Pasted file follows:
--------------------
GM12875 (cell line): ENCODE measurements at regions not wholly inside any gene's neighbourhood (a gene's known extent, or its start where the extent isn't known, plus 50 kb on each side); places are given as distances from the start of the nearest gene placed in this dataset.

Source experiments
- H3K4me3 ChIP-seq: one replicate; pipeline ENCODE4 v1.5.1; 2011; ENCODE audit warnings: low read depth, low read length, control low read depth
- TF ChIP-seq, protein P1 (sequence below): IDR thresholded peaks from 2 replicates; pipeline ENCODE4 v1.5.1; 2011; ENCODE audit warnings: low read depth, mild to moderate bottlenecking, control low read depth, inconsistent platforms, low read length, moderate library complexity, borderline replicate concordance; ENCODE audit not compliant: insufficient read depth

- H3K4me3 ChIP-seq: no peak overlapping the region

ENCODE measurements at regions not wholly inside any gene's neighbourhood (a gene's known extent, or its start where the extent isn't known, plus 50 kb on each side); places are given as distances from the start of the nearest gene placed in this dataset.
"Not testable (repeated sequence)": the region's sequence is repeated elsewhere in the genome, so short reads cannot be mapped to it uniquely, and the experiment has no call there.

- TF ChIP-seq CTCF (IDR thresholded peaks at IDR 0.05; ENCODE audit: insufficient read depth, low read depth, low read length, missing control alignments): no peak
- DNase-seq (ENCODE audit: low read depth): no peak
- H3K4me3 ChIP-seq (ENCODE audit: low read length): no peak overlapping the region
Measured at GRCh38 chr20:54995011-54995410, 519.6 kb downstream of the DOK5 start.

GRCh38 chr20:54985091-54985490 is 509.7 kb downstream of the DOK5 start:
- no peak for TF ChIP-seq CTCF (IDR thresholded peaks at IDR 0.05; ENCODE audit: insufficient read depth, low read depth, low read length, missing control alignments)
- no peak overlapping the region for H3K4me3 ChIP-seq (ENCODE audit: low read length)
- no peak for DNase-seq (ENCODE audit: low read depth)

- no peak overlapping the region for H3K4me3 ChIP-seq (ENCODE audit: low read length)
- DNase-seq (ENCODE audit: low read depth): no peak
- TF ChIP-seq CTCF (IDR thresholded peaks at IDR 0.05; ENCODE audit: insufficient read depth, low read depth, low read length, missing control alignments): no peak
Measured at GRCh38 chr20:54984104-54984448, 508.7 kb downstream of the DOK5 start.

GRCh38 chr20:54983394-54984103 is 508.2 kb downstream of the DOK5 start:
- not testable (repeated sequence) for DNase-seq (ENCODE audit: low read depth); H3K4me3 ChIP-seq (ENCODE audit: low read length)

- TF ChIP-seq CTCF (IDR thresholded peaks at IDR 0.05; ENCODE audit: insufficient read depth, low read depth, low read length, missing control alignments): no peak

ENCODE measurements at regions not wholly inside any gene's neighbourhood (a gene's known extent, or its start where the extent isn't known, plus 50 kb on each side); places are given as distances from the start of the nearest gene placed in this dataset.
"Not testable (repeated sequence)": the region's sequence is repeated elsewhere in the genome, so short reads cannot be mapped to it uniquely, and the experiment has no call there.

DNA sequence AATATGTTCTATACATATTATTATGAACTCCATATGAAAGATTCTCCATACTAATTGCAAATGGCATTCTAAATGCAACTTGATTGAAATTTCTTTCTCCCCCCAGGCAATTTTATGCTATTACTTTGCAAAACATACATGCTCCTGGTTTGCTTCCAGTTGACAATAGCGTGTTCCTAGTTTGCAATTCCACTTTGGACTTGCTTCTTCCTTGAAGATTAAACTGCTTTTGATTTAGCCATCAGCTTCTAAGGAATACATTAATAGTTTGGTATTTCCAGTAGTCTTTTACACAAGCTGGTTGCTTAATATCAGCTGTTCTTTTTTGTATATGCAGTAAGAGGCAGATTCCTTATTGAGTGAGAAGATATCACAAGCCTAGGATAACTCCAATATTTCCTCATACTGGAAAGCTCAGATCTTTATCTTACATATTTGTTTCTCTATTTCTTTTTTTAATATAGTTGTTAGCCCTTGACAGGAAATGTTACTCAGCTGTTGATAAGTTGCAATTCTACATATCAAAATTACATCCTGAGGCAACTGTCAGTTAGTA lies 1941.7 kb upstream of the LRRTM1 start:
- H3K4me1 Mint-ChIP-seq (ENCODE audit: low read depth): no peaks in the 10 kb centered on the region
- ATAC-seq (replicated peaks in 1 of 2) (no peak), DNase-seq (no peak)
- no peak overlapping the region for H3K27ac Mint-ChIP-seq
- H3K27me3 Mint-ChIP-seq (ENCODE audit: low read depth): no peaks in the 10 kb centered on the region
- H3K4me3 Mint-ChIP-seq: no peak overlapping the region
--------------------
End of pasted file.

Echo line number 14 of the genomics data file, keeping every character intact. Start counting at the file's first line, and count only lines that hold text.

- no peak overlapping the region for H3K4me3 ChIP-seq (ENCODE audit: low read length)